Prehospital limb amputation is an uncommonly performed procedure whereby amputation of an entrapped limb is required to facilitate the safe extrication of a patient in a life-threatening situation.Read More
Resuscitative hysterotomy is the emergent delivery of a foetus from a mother in cardiac arrest to improve the outcomes of both the mother and foetus.
Questions covered include:
- Is the 4 minute rule really valid?
- What are the technical steps in performing the procedure?
Join us at The Procedures Course in Melbourne to practice this and other life and limb saving procedures.Read More
Most fatalities from blunt or penetrating cardiac injuries occur prior to hospital arrival. The main reversible pathology is acute cardiac tamponade, which may be present without external signs of injury, abnormal clinical signs, or ECG abnormalities. The cause of the tamponade is usually a laceration to a low-pressure cardiac cavity. In recent years the widespread use of ultrasound in the initial assessment of severely injured patients has facilitated the early diagnosis of cardiac tamponade and associated cardiac injuries.Read More
Escharotomy involves incision of inelastic burned tissue (eschar) that can impair perfusion of the extremities, as well as restrict chest wall movement and ventilation.
- Limb hypoperfusion
- Ventilation restriction
Can occur with circumferential AND non-circumferential burns.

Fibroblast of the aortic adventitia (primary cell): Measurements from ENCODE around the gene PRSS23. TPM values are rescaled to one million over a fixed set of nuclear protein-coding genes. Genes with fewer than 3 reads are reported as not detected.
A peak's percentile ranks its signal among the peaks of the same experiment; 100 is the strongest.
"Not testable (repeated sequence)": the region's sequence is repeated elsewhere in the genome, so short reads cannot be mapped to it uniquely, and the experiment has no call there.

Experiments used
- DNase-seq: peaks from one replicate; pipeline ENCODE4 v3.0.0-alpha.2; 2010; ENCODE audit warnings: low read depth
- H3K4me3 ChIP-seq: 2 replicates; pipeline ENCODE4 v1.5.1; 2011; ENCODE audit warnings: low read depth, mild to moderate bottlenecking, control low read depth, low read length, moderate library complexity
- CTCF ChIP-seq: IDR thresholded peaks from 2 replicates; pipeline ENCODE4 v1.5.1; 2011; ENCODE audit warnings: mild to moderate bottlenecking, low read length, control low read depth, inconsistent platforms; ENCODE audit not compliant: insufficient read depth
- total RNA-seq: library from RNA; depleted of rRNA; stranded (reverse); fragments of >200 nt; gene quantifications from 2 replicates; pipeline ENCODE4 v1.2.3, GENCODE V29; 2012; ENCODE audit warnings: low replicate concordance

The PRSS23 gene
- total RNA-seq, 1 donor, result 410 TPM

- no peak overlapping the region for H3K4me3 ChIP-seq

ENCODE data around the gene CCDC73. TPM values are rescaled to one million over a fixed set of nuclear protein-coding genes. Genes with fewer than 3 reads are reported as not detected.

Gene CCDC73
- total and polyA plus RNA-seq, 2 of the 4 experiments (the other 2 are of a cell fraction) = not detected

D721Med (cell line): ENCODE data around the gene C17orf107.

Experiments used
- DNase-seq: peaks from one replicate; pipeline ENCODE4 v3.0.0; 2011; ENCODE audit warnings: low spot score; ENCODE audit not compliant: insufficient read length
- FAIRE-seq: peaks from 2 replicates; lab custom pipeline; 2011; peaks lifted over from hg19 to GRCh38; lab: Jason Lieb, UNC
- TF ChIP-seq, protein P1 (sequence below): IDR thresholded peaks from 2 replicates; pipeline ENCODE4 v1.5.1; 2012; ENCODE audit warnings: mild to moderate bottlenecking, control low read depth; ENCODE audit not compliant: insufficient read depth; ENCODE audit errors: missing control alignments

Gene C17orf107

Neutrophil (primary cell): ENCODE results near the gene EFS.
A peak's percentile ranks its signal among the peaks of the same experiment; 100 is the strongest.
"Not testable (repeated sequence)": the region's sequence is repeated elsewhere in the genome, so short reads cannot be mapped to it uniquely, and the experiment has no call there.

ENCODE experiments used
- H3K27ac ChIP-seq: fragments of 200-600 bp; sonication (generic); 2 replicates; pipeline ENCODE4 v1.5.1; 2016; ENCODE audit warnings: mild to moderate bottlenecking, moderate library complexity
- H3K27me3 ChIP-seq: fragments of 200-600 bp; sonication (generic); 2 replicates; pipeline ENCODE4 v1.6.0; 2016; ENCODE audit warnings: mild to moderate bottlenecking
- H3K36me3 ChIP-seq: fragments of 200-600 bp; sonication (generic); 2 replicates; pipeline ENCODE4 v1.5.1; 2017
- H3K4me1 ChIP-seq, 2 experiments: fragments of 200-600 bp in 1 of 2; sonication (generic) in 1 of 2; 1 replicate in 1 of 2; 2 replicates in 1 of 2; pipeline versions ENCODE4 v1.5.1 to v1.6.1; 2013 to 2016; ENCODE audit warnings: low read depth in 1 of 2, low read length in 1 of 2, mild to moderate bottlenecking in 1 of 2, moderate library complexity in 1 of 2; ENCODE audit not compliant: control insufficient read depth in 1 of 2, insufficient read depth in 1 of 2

Lateral canthotomy (incision of lateral canthus) and cantholysis (cutting of the inferior canthal tendon) are stepwise sight saving procedures performed in the setting of acute orbital compartment syndrome. This most commonly occurs with a traumatic retro-bulbar haematoma. Although the incidence of retro-bulbar haemorrhage is rare, delay in intervention can lead to visual loss.Read More
Temporary transvenous cardiac pacing involves insertion of a pacing wire (catheter based electrode) into the right ventricle to allow electrical stimulation of the myocardium.
Transvenous pacing is usually attempted in the emergency department after less invasive treatments have been unsuccessful.Read More
The anatomical properties of the subclavian vein provide a number of benefits for its use in central venous access, especially during trauma resuscitation. The subclavian vein is a large diameter central vein without valves which, as a result of its soft tissue attachments, remains patulous and undisplaced even in the hypovolaemic patient.Read More
Pleural decompression with subsequent tube thoracostomy is one of the most commonly performed life-saving procedures for traumatic chest injuries. Thoracic injuries are primarily responsible for 25% of all trauma deaths and contribute to a further 25% of deaths. However, over 85% of patients with thoracic trauma do not require thoracic surgery.Read More
An emergency surgical airway may be a life-saving procedure in situations where other airway management techniques have failed or are contraindicated. Whilst the incidence of the can’t intubate, can’t oxygenate (CICO) scenario is low, with estimates ranging from 1/50,000 intubations in the operating theatre to 1/100 intubations in the Emergency Department, being able to gain access to the airway via the anterior neck is an essential rescue option.Read More
The inaugural Alfred Shock, Trauma & Resuscitation (Alfred STAR) Procedures Course was successfully held on February 7-8 2017. The initial course was held at the Melbourne University Anatomy Lab, and was booked out by retrieval physicians from Adult Retrieval Victoria. The participants consisted of a mixture of predominantly emergency physicians, and anaesthetists, all based in Melbourne Victoria.Read More